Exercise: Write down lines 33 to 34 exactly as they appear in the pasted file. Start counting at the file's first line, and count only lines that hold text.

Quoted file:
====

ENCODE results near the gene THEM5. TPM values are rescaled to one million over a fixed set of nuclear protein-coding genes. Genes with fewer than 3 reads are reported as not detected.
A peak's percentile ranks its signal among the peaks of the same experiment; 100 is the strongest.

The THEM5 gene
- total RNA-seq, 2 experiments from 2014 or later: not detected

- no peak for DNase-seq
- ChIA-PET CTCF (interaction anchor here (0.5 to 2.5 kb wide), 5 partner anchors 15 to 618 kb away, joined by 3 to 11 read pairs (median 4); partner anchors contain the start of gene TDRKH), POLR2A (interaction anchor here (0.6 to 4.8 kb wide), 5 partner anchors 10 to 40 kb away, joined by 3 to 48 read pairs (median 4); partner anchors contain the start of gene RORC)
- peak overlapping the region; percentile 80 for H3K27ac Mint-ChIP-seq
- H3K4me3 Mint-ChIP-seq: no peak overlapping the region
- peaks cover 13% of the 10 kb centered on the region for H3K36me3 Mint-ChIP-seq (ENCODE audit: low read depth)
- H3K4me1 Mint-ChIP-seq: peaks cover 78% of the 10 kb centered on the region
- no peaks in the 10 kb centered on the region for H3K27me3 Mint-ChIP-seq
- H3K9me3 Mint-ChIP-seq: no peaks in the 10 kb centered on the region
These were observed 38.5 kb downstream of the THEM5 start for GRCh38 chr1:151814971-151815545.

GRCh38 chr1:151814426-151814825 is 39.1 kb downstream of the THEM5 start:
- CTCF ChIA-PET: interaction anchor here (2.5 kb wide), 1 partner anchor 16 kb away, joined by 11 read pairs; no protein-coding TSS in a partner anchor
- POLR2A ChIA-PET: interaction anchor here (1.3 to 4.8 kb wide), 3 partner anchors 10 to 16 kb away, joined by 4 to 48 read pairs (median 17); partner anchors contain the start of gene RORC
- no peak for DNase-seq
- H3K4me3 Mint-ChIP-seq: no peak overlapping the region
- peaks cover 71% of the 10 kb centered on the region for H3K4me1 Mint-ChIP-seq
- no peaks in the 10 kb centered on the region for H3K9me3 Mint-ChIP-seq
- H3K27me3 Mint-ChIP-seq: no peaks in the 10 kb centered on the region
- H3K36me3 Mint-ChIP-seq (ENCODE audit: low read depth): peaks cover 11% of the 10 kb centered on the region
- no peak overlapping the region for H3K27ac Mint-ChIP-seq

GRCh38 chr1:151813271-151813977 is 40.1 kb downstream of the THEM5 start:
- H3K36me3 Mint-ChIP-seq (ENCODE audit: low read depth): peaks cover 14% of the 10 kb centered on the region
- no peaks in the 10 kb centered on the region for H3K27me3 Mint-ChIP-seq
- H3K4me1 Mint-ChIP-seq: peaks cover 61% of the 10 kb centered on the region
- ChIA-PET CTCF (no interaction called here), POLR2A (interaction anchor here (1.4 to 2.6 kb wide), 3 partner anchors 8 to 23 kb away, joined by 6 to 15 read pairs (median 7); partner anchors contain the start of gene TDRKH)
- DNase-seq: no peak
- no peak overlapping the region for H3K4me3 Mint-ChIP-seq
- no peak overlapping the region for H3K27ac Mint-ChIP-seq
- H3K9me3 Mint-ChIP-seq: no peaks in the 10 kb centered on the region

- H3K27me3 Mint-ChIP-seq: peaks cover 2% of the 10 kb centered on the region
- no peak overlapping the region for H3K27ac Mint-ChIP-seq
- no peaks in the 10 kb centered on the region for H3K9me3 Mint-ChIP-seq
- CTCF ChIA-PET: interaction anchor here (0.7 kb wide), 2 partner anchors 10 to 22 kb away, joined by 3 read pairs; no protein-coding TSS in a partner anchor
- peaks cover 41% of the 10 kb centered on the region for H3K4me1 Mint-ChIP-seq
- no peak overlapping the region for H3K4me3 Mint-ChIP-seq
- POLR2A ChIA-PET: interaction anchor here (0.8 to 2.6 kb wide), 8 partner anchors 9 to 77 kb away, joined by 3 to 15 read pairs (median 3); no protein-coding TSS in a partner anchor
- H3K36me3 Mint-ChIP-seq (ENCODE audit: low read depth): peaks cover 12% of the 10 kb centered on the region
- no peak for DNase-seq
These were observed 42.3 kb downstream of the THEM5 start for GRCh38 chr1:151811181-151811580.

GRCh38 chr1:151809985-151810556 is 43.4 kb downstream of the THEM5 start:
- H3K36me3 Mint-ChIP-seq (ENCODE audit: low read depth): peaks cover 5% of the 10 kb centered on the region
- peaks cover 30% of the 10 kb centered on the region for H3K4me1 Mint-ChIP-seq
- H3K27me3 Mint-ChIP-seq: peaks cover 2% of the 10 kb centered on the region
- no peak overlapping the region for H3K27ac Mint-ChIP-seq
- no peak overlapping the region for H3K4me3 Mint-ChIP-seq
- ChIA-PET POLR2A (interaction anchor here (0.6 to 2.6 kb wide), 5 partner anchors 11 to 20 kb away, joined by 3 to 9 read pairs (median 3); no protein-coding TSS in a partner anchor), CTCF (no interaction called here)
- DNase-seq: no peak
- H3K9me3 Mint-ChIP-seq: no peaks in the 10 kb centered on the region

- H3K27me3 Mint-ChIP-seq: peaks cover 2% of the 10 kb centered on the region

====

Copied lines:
- H3K27me3 Mint-ChIP-seq: peaks cover 2% of the 10 kb centered on the region
- no peak overlapping the region for H3K27ac Mint-ChIP-seq